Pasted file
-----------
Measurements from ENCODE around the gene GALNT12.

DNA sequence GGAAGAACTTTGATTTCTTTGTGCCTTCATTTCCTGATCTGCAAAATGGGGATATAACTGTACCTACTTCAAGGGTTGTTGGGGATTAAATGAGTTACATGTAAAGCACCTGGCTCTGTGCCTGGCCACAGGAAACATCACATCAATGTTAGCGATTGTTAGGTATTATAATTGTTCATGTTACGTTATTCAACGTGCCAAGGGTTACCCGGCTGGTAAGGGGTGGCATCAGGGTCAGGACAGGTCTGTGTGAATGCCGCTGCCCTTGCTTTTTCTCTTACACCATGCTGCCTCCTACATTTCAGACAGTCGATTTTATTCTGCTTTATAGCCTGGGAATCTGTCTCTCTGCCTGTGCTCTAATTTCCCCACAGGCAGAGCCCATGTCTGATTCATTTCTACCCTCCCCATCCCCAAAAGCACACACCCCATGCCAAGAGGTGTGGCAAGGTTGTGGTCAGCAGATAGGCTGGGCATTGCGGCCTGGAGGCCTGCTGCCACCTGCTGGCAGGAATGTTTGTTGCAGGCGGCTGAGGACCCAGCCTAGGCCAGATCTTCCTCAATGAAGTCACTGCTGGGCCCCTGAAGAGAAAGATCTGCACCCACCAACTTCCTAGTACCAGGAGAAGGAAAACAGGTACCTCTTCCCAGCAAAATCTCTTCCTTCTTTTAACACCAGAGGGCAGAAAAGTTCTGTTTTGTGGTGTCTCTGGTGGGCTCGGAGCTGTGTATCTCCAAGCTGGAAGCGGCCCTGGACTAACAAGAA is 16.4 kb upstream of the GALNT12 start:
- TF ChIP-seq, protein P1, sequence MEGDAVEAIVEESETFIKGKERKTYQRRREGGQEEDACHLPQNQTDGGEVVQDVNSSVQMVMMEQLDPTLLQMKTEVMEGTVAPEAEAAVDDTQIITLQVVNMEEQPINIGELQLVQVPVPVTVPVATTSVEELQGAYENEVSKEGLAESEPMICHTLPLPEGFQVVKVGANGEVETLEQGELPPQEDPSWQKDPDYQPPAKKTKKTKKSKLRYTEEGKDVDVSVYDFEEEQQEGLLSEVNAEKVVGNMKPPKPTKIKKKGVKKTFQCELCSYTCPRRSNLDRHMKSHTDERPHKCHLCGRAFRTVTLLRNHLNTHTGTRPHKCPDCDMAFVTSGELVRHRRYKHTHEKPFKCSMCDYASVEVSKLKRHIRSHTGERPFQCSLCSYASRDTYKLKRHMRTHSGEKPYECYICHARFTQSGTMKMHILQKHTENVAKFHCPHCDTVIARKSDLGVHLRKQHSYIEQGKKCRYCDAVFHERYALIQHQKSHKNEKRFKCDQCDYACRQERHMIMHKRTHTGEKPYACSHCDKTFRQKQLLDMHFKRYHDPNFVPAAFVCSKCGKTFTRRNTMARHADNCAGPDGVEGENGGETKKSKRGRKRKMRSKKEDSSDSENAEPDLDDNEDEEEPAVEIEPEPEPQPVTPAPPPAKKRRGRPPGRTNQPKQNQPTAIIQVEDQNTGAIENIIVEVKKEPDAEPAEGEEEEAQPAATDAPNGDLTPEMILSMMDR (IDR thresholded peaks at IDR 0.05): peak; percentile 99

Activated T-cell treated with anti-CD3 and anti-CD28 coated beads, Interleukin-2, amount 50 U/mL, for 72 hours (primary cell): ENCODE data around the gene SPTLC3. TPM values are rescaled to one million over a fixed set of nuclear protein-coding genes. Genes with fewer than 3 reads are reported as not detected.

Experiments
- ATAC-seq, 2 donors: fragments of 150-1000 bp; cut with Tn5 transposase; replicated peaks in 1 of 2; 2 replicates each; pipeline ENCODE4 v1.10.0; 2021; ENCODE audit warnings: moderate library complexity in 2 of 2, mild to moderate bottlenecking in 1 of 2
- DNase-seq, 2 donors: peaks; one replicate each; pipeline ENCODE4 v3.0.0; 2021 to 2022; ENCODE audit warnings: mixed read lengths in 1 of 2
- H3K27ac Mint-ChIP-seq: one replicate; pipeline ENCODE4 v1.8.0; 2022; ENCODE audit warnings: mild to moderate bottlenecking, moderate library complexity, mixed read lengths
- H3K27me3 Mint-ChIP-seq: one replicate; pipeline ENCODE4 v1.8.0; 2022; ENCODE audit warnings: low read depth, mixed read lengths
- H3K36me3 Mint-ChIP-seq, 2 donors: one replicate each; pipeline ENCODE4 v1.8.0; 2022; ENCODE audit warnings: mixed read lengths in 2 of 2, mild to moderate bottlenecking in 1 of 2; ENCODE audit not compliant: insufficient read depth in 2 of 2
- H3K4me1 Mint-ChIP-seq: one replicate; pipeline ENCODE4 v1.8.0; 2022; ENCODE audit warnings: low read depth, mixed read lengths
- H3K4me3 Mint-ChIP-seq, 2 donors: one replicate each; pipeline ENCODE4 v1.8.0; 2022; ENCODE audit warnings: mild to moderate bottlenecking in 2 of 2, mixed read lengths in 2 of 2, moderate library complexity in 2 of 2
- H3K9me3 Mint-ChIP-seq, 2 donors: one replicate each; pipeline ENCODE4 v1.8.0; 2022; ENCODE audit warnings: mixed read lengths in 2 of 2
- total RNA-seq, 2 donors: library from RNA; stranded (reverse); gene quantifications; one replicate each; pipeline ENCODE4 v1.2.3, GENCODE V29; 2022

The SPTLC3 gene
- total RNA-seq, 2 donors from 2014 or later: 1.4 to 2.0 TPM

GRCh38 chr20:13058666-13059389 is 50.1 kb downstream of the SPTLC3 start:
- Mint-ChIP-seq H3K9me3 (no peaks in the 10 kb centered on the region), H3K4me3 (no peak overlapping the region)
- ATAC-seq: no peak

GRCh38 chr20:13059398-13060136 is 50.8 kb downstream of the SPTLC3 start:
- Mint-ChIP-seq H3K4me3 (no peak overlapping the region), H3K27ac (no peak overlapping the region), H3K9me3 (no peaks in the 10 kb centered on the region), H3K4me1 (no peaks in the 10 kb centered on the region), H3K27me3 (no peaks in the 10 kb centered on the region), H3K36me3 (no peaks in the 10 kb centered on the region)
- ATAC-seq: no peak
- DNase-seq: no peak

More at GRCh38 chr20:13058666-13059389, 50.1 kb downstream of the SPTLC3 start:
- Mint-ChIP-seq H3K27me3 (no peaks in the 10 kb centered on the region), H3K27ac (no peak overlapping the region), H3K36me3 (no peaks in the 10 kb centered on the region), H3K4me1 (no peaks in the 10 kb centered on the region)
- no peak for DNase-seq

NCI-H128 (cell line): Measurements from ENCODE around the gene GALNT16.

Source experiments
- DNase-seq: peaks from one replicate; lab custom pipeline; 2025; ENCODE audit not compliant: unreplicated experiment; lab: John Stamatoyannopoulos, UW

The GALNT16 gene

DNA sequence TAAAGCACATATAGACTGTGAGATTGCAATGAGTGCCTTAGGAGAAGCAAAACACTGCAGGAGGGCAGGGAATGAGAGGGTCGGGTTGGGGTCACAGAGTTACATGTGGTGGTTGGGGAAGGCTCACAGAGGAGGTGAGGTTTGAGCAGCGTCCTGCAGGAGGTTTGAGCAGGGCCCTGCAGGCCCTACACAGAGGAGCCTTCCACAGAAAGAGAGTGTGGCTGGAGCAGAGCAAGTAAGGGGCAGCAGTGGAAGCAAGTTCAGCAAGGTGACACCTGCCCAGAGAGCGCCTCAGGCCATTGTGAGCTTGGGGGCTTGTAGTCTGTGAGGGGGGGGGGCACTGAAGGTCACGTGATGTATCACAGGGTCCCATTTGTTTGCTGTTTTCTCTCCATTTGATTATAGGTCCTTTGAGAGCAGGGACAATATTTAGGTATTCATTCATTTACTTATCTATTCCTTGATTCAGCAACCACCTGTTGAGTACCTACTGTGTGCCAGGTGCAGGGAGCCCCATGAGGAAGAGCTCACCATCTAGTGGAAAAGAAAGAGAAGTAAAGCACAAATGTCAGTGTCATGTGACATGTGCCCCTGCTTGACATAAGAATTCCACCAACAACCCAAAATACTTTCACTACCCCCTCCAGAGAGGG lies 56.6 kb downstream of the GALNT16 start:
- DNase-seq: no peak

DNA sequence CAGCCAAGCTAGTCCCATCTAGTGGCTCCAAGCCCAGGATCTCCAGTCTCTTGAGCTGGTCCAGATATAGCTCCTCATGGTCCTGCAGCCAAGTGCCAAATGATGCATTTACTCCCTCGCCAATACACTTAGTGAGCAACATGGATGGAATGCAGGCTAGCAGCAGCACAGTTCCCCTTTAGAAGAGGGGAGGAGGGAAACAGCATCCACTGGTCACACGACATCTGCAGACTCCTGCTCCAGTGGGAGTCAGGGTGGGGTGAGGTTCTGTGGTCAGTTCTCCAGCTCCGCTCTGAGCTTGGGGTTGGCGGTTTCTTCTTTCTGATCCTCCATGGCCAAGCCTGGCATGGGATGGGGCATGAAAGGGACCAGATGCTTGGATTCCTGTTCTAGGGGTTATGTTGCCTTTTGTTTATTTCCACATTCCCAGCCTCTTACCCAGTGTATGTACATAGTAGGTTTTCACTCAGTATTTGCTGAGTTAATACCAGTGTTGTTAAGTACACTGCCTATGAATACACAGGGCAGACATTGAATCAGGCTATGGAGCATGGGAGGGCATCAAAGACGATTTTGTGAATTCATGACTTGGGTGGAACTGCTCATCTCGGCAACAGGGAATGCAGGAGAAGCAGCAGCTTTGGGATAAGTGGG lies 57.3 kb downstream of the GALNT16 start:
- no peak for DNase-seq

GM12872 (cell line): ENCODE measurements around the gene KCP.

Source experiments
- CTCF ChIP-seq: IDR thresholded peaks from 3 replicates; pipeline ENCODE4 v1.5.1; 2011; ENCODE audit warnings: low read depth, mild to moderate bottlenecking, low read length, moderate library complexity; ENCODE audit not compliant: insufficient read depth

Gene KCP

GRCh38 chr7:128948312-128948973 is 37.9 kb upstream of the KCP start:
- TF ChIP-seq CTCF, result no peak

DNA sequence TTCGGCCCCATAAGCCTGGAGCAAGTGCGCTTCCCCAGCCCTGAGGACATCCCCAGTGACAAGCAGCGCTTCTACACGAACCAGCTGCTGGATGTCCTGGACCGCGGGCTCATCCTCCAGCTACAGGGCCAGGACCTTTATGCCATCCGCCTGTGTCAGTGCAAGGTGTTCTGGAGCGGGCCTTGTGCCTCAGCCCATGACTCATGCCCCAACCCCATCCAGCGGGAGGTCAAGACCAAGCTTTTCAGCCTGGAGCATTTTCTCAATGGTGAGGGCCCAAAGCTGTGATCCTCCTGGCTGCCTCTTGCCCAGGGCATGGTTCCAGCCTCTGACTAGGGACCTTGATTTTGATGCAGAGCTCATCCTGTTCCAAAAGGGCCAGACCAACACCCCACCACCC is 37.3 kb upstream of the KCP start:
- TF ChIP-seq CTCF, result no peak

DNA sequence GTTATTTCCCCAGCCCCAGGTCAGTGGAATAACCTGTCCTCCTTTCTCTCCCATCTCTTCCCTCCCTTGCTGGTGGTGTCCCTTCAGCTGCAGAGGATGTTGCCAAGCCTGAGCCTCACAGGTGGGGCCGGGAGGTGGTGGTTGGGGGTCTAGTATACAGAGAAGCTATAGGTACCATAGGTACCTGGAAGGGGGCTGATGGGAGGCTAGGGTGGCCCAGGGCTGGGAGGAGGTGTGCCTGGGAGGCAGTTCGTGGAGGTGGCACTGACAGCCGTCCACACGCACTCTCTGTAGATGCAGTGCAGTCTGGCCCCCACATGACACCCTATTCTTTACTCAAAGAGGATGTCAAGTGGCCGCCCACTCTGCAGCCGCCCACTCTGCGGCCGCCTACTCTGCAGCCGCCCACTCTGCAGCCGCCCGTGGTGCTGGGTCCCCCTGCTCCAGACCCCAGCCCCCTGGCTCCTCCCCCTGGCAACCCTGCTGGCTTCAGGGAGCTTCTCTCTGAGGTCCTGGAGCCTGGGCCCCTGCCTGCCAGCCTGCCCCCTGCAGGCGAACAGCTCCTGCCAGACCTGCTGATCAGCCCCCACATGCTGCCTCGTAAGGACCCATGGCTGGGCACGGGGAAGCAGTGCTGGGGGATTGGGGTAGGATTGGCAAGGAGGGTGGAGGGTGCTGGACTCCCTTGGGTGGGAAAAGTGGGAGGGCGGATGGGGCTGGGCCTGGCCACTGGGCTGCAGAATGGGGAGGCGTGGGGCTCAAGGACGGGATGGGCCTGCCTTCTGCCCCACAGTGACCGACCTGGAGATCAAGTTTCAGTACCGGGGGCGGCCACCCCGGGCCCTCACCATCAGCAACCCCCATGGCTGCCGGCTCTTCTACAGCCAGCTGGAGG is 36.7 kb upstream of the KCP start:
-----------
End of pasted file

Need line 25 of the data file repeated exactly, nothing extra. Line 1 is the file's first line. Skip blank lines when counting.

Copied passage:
- Mint-ChIP-seq H3K27me3 (no peaks in the 10 kb centered on the region), H3K27ac (no peak overlapping the region), H3K36me3 (no peaks in the 10 kb centered on the region), H3K4me1 (no peaks in the 10 kb centered on the region)